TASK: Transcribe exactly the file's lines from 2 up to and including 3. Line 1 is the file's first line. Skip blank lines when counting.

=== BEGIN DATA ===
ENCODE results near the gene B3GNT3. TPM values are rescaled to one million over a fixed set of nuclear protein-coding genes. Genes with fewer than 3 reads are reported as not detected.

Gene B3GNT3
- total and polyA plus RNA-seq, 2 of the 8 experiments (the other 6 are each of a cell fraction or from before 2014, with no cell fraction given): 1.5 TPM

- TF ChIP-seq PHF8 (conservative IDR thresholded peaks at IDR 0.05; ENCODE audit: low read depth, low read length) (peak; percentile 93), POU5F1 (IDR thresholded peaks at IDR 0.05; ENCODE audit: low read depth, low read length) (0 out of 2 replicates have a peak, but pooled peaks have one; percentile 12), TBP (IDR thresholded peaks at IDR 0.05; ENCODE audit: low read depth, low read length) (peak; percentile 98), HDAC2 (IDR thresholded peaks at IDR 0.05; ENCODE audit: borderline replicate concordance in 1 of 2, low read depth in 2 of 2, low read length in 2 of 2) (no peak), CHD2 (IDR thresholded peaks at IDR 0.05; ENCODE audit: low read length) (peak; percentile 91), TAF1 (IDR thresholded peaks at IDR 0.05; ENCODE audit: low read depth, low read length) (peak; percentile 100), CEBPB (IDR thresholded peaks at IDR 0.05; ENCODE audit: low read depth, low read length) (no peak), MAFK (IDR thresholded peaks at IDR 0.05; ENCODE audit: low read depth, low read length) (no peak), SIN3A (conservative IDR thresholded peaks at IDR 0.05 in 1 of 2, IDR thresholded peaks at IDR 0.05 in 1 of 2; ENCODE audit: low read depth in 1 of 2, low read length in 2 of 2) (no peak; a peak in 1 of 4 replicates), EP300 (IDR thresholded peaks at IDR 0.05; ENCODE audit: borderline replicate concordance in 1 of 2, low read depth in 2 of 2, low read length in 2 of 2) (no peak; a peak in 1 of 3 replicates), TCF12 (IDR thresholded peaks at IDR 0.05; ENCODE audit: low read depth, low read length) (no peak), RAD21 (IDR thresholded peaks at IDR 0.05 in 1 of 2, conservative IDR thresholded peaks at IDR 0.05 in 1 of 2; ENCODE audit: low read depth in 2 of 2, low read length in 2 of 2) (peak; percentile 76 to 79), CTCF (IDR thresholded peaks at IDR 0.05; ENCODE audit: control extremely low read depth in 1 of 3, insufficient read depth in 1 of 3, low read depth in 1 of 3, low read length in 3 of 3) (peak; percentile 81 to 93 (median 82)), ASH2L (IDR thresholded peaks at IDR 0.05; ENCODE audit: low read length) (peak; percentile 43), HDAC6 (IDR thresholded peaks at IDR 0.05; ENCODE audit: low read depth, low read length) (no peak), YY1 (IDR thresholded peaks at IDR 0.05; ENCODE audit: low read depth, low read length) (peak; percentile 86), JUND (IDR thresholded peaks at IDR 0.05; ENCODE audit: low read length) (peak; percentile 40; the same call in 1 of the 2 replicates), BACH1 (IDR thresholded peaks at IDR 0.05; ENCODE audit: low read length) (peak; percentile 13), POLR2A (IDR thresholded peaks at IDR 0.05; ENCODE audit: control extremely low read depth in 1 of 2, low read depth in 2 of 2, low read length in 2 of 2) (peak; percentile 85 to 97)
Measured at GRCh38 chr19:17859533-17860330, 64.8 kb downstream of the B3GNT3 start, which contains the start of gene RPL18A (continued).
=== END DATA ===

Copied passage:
Gene B3GNT3
- total and polyA plus RNA-seq, 2 of the 8 experiments (the other 6 are each of a cell fraction or from before 2014, with no cell fraction given): 1.5 TPM